Mississippi State Sen. Robert Jackson is CEO of the Quitman County Development Organization (QCDO) and an NEA Foundation Community Schools Initiative grantee from Marks, Miss., a community widely known as the launch site of Martin Luther King’s Poor Peoples Campaign and Mississippi Mule Train. A native of Marks, Jackson has worked to improve the quality of life for residents throughout the Mississippi Delta through advancements in early childhood and young adult education, housing, and community and economic development. After serving the 11th district in the Mississippi State Senate for nearly 20 years, Senator Jackson recently shared his vision and experience in advocating for community progress and public education with the NEA Foundation.
In your capacity as a state senator, CEO of Quitman County Development Organization, and a passionate advocate for your community, how do opportunities in public education fit within your vision for Quitman County and Northern Mississippi?
I have been involved with efforts to improve public education for most of my career because it is so important to our community’s present and future. It’s no secret that access to a quality public education is the key for children to lead healthy and productive lives. For young people in rural communities like Quitman County, we know that education also is the pathway to opportunity for students to thrive and then, as they go through life, to climb the economic ladder. We owe it to our children to make sure they have access to the best in public education.
With your leadership and that of local education leaders, like Quitman Country Schools Superintendent Dr. Fredrick Robinson, your community has begun to build a community school strategy that addresses the needs of local students and school communities. Why is the community schools model attractive to a rural community like yours?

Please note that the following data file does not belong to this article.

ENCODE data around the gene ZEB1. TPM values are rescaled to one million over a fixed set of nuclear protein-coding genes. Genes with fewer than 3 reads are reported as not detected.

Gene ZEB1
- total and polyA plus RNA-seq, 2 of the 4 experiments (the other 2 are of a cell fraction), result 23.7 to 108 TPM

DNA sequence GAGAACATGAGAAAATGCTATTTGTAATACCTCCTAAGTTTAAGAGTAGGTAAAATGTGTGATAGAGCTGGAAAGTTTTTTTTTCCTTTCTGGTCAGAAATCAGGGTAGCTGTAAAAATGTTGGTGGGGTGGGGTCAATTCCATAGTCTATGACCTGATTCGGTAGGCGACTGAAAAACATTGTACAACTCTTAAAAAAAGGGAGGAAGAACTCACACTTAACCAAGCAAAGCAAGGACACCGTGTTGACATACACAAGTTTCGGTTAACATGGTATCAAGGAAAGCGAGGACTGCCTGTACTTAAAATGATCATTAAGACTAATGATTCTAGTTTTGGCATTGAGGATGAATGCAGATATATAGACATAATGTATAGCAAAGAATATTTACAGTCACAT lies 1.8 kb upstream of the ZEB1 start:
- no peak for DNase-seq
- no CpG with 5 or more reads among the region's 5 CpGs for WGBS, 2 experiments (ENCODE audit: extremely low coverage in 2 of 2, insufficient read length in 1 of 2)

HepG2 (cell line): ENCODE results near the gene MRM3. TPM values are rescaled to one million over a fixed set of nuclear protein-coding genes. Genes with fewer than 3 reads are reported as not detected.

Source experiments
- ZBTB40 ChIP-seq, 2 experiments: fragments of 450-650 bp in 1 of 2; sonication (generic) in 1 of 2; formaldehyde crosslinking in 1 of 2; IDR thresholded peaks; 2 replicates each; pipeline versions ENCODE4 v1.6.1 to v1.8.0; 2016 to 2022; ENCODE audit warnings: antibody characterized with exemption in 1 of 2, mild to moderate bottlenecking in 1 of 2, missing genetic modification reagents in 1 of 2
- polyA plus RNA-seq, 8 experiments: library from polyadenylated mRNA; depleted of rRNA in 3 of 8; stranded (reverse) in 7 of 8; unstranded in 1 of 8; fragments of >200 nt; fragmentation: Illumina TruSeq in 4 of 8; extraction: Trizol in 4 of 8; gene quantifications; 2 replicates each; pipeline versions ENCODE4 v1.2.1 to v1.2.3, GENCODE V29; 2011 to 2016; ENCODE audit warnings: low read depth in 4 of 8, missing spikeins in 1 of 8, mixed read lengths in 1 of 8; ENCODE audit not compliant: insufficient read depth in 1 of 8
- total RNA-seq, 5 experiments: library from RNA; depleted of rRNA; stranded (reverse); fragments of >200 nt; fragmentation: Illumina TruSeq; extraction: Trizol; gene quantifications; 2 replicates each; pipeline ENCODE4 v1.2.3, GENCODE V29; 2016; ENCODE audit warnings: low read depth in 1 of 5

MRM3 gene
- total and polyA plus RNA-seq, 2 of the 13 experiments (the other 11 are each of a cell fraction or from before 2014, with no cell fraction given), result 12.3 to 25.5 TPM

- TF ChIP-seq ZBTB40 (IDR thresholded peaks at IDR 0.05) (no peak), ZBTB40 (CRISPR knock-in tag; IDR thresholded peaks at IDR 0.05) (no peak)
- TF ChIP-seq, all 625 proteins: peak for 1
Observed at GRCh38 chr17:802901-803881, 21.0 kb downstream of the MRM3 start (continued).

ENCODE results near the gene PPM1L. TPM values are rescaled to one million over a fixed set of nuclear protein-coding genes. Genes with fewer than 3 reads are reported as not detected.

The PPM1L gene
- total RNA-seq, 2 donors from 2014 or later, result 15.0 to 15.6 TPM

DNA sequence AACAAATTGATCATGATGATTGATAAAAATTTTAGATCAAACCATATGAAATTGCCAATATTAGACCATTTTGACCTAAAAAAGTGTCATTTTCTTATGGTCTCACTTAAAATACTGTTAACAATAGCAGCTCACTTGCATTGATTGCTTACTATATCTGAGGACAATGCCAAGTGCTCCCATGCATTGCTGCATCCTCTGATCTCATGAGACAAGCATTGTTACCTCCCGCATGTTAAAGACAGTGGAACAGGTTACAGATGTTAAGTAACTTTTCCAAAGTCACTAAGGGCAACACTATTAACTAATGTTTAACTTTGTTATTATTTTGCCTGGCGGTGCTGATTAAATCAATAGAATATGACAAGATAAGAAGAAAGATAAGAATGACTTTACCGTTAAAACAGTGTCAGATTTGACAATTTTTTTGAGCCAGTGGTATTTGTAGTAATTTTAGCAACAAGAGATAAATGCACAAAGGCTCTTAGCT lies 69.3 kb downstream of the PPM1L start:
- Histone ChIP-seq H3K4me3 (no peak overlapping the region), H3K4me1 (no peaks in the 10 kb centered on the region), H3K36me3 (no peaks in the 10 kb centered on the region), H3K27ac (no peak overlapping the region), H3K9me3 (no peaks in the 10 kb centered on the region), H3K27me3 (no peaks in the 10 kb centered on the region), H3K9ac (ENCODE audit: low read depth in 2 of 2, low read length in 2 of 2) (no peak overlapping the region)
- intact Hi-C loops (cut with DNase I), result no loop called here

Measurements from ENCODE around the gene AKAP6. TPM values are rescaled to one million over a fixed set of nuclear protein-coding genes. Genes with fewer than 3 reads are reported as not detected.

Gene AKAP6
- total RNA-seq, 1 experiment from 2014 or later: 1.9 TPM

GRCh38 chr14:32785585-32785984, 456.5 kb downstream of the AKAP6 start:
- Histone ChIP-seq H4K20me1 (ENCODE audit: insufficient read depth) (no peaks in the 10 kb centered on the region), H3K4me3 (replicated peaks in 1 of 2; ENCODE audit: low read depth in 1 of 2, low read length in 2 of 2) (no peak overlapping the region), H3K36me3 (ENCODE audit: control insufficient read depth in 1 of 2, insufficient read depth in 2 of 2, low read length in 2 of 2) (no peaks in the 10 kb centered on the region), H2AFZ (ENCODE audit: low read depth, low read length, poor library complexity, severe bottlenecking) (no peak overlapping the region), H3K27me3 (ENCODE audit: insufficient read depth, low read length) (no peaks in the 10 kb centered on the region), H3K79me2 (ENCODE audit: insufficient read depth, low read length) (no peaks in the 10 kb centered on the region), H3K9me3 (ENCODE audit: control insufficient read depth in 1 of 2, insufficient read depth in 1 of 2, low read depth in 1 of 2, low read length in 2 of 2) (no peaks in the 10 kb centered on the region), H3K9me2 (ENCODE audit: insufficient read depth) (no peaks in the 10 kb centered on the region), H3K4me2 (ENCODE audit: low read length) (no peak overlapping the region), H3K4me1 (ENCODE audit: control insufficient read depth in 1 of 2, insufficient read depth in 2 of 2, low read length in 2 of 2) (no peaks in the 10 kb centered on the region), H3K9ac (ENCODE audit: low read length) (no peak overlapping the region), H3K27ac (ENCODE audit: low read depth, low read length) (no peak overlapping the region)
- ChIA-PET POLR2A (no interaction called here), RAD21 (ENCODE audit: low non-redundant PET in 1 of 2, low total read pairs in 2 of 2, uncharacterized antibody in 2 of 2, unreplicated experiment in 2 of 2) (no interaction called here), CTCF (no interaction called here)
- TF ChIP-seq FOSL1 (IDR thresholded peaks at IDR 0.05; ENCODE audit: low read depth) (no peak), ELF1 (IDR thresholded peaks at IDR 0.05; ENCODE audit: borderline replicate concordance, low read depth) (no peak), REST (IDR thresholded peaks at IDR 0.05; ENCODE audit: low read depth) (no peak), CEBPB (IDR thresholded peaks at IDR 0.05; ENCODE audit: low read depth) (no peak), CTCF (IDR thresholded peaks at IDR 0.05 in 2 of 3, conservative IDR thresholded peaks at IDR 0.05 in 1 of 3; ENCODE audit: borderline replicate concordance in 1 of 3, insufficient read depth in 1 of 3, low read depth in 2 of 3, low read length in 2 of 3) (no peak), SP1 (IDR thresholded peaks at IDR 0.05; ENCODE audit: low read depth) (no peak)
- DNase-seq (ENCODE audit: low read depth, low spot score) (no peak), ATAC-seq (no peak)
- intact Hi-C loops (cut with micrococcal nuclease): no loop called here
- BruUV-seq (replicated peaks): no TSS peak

For many of us living in rural communities, there are few places where people can congregate in large numbers. We’ve always turned to our schools for many different purposes and community functions. So when we look at the community schools strategy, we see opportunities to help our schools be even more effective in meeting different student and community needs. We see the opportunity for our schools and public education system to be a force to accelerate our progress and achieve positive outcomes.
Can you share an experience in your life that has informed your understanding of the inequity that exists in the public education system?
There is one experience that I remember clearly from when I was a child. My family, friends, and I, as sharecroppers, would be working in the fields during the school year while white kids had the opportunity to go to school. I remember seeing their big buses drive by me while I was working and seeing the bus filled with white children. Even then, it didn’t sit right with me. Why did they have the opportunity to go to school while we had to work? And before we had access to public education in Quitman County, my older siblings went to church school because there was not a public school to educate Black children.
Now, during a time when public education is under attack at all levels of government, we have to commit to making sure that public education is accessible for all children, especially for those groups who have been denied that opportunity in the past.
What gives you hope when you think about Quitman County’s future as it pertains to public education?
It gives me hope that institutions like The NEA Foundation are drawing attention to the distinct needs and opportunities of rural communities and how community schools can serve places like Quitman County. I think there is great potential in growing opportunities to attract federal resources and other organizations who care about improving public education for children in Mississippi. There is much we can do in partnership with the Southern Regional Alliance for Community Schools, and I hope that more rural communities will join the Alliance in the future.